A deep sense of sadness engulfed me again when I saw how our utterly skewed understanding of ‘capabilities’ have rendered us blind to the immense moral and practical-material resourcefulness of the seashore people. They are the most skilled traditional fisherfolk on the western coast; but their knowledge of the sea, painstakingly gained from years of experience, their tremendous ability to adapt and innovate techniques and reduce costs, are simply not recognizable through a lens of capabilities that privileges modern education. The resilience of their community life; the deep knowledge of the consequences of the atrocity of the nuclear power plant, evident among even the smallest children there — how come they are not counted as ‘capabilities’? How come their desire to live and work in that place is not recognizing as ‘functioning’, desired ‘beings and doings’? How come the language of human development, so preferred by development academics in Kerala, stays utterly blind to these? How can one not be drowned in a sea of sadness when one sees these people of Idintakarai reduced to ‘bare life’ by the intolerable siege imposed by the Indian state in collusion with the state government, which has shorn them of rights as Indian citizens, denied them access to much of health care, and threatened to sweep off an entire way of life cherished by many generations there? I tremble still when I remember the words of a young fourteen-year-old girl, that she and her friends were determined to immolate themselves on the seashore if their struggle did not bear fruit. It is not just that people there are reduced to ‘bare life’; it is also that they are intensely aware of it, even small children there. And hence a tragic end looks welcome to them. Only the littlest ones want to come away — a five-year-old boy who had just lost his father tragically, wanted to come away with the young men of the Solidarity Youth Movement, when we visited their home. His older sisters — little girls all — however did not, or could not, entertain such a possibility at all.
So, honestly, no one gave a whit when the Tamil Nadu police apprehended us when we were on our way back, by about seven o’clock in the evening. The suffering of the people there seemed so tremendous that the risks we faced appeared outright minor. They thought we had violated Section 144; but we were not walking together or gathered on roads, we were inside moving vehicles that the police stopped. We had also not come across any notification of the prohibitive order there either; nor did we see people traveling in groups on the same road to Idinthakarai being stopped by the police.If so many people were virutally imprisoned, I thought, why should I whine even a bit? If fourteen-year-old girls live in the constant thought of death there, why should I worry too much about my own fourteen- year-old daughter, who is so full of the laughter than can only bloom on the faces of happy and secure fourteen- year- old girls? The police kept us there to watch us and think of strategies. How could we be charactized? As a bunch of religious fanatics — so easy to think surely, since the majority of us were young Muslim men? But that couldn’t because some of us were not Muslim and held quite different political views — there was also among us a feminist academic (myself), an activist of the fish workers’ movement, an activist of the anti-nuclear movement in Kerala, two people from a non-resident Malayalee cultural association with broadly leftist views. We were too diverse for an effective conspiracy theory, too spread over the length of Kerala and over different social classes. And we were obviously aware of our rights and not shy to demand them. And maybe remanding us might have looked like symbolically locking up all of Kerala’s oppositional civil society, or even all of,contemporary Kerala.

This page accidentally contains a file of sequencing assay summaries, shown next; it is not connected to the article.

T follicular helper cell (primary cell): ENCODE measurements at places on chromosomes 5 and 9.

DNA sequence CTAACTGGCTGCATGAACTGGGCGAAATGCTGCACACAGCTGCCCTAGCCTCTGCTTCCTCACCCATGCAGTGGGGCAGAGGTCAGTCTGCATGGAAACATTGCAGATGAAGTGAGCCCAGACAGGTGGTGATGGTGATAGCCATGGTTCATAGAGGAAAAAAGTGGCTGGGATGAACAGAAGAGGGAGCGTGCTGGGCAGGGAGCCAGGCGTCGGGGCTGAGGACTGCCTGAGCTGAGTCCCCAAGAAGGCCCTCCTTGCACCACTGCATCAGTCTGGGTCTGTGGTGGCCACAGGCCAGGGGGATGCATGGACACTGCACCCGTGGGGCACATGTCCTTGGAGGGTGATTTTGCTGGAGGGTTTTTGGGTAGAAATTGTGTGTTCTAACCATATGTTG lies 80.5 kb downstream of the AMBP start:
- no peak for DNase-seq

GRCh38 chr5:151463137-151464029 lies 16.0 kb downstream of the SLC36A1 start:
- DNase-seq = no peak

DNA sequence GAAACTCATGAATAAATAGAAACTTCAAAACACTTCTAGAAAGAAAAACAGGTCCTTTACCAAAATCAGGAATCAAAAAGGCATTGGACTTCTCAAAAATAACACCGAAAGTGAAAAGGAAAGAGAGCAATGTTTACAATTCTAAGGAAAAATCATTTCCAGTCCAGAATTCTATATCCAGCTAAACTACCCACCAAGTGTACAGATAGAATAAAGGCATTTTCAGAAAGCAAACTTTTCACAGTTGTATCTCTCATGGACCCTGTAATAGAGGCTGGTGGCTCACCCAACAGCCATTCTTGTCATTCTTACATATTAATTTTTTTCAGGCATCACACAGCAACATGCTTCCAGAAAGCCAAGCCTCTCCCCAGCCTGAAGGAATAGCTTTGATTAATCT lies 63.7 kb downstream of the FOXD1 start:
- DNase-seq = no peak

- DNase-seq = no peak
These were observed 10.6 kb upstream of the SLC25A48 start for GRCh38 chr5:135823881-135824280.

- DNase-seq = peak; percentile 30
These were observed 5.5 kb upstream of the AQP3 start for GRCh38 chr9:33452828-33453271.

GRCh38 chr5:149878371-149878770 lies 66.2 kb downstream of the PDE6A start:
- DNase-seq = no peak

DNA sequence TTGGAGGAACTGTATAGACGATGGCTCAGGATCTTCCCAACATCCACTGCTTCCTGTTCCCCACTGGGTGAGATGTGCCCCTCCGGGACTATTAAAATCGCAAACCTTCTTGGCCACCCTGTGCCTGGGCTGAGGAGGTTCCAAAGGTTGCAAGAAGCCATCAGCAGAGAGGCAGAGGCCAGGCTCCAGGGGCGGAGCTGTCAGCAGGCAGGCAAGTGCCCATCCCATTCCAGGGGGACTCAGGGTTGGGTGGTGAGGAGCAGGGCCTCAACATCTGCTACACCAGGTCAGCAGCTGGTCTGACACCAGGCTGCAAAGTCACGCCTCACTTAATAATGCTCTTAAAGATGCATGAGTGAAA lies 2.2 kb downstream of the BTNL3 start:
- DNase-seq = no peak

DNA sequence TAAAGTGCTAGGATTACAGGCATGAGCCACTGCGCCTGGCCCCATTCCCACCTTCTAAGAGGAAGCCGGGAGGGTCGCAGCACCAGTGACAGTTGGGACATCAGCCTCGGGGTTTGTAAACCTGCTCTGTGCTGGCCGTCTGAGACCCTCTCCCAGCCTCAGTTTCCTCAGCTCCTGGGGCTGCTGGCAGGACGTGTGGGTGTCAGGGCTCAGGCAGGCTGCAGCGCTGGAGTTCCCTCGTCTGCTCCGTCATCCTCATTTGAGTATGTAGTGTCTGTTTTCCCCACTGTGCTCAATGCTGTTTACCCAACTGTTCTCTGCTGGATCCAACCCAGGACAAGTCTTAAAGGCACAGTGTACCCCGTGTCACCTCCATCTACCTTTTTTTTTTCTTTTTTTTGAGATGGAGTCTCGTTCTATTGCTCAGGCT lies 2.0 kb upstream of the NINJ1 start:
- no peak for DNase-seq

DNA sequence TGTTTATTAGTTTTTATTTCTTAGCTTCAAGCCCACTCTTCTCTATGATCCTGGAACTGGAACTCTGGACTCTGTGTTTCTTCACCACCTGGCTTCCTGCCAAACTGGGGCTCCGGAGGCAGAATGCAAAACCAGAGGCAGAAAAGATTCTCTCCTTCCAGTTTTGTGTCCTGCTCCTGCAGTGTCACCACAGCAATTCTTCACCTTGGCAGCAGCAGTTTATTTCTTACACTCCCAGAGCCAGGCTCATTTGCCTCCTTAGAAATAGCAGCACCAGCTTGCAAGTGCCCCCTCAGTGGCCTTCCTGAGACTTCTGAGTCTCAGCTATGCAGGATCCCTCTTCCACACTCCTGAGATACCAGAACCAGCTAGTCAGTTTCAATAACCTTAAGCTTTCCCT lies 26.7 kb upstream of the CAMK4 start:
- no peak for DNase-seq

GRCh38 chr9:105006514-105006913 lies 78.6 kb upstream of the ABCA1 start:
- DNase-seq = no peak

We were told to leave by 11 at night.The FIRs were prepared — and the charge was apparently violation of Section 144 — but it was still not clear whether the cases will be actually charged or not. Some of the television channels in Kerala aired the news — many apparently decided not to — and there were demonstrations in many towns in Kerala. But for the life of me I cannot fathom what the political parties of Kerala are waiting for. It is clear by now that Jayalalithaa has no plans whatsoever to share the electricity from Koodankulam with Kerala and in any case, the demand for power has probably been pushed up so much in TN and Karnataka that they will gobble up most of the power in the South Indian grid, including hydro-electric power that is generated in Kerala. And it is amply clear that the environmental ill-effects that this plant are going to be suffered more directly by the coastal communities on the Kerala-TN coast and Sri Lanka (Colombo is very close to Thiruvananthapuram, closer than Kerala’s northern cities) but largely by Kerala — the whole of south Kerala will have to be evacuated if there is a leak and we have no clue how. Those CPM-loyalists who keep calling many of us ‘arm-chair’intellectuals ought to be more concerned about their broiler-produced leadership which can barely see anything beyond their noses; the Congress ‘green-MLAs’ might want to extend their voices to be critical of things that happen beyond Kerala’s official and linguistic borders if the rest of us are not to fall back into total cynicism about the by-now common self-seeking use of issues raised by the oppositional civil society by clever politicians — oh, we really have seen a lot, a lot, of that by now. The rest of the Congress leadership are of course too busy devising plans for, well, efficient extraction from public resources for self-survival through methods much-tried and otherwise. It will be a miracle if they indeed look up and take notice even if the entire coastal population of south Kerala turns up at their doorstep. Whether they wake up or not, the people of Kerala have to wake up, and wake up NOW. The media has to be forced to take notice too. Every opportunity to shake up the discourse has to be availed of. And money and other materials have to be urgently found. From the questions the policed asked us, it was quite evident that they hope to kill the people’s movement at Idinthakarai by starving it of resources — of moral resources, surely, but even more decisively, of material resources.
But much more urgently, we need to redo the boundaries of our imagined communities — and learn a lesson or two from people whose capabilities we denigrated, who we characterized as ‘outliers’ to the fabled ‘Kerala Model’. I came away from the turbulence of yesterday sadder but wiser, having learned that humility and hope alone can stay the catastrophe.